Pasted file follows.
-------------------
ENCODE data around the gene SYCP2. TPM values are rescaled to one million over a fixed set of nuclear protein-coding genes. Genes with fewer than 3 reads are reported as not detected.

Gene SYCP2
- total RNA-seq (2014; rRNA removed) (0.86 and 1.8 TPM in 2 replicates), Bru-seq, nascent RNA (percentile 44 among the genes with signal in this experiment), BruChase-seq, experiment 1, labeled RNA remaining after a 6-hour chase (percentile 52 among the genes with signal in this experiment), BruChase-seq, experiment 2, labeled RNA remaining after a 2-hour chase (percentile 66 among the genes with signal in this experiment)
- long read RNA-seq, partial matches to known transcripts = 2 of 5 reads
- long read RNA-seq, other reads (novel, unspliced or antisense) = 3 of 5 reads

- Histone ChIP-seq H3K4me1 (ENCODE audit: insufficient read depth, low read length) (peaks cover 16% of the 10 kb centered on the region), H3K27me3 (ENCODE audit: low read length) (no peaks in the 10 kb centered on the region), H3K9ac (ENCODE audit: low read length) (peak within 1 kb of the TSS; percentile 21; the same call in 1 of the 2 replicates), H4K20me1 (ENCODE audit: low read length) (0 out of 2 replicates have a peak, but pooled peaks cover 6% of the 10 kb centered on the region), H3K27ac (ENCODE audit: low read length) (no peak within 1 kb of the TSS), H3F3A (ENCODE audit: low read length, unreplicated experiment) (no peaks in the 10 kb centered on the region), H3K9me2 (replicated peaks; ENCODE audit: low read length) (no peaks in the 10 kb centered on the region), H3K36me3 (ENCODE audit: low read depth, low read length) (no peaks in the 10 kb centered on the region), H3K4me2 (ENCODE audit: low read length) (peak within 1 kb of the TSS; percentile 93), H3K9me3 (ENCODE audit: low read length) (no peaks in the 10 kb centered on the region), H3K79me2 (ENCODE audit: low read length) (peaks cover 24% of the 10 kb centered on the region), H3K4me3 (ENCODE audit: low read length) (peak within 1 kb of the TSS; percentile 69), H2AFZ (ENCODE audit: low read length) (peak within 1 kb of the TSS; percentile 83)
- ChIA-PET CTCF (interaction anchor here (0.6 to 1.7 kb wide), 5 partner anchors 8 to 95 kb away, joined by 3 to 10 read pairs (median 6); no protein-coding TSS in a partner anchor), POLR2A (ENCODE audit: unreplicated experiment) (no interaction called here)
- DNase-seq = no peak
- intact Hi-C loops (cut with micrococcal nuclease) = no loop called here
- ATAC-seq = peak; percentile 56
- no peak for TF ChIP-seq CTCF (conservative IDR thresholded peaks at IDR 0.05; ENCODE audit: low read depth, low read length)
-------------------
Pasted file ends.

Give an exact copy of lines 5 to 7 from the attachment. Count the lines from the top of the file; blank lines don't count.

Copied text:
- long read RNA-seq, other reads (novel, unspliced or antisense) = 3 of 5 reads

- Histone ChIP-seq H3K4me1 (ENCODE audit: insufficient read depth, low read length) (peaks cover 16% of the 10 kb centered on the region), H3K27me3 (ENCODE audit: low read length) (no peaks in the 10 kb centered on the region), H3K9ac (ENCODE audit: low read length) (peak within 1 kb of the TSS; percentile 21; the same call in 1 of the 2 replicates), H4K20me1 (ENCODE audit: low read length) (0 out of 2 replicates have a peak, but pooled peaks cover 6% of the 10 kb centered on the region), H3K27ac (ENCODE audit: low read length) (no peak within 1 kb of the TSS), H3F3A (ENCODE audit: low read length, unreplicated experiment) (no peaks in the 10 kb centered on the region), H3K9me2 (replicated peaks; ENCODE audit: low read length) (no peaks in the 10 kb centered on the region), H3K36me3 (ENCODE audit: low read depth, low read length) (no peaks in the 10 kb centered on the region), H3K4me2 (ENCODE audit: low read length) (peak within 1 kb of the TSS; percentile 93), H3K9me3 (ENCODE audit: low read length) (no peaks in the 10 kb centered on the region), H3K79me2 (ENCODE audit: low read length) (peaks cover 24% of the 10 kb centered on the region), H3K4me3 (ENCODE audit: low read length) (peak within 1 kb of the TSS; percentile 69), H2AFZ (ENCODE audit: low read length) (peak within 1 kb of the TSS; percentile 83)
- ChIA-PET CTCF (interaction anchor here (0.6 to 1.7 kb wide), 5 partner anchors 8 to 95 kb away, joined by 3 to 10 read pairs (median 6); no protein-coding TSS in a partner anchor), POLR2A (ENCODE audit: unreplicated experiment) (no interaction called here)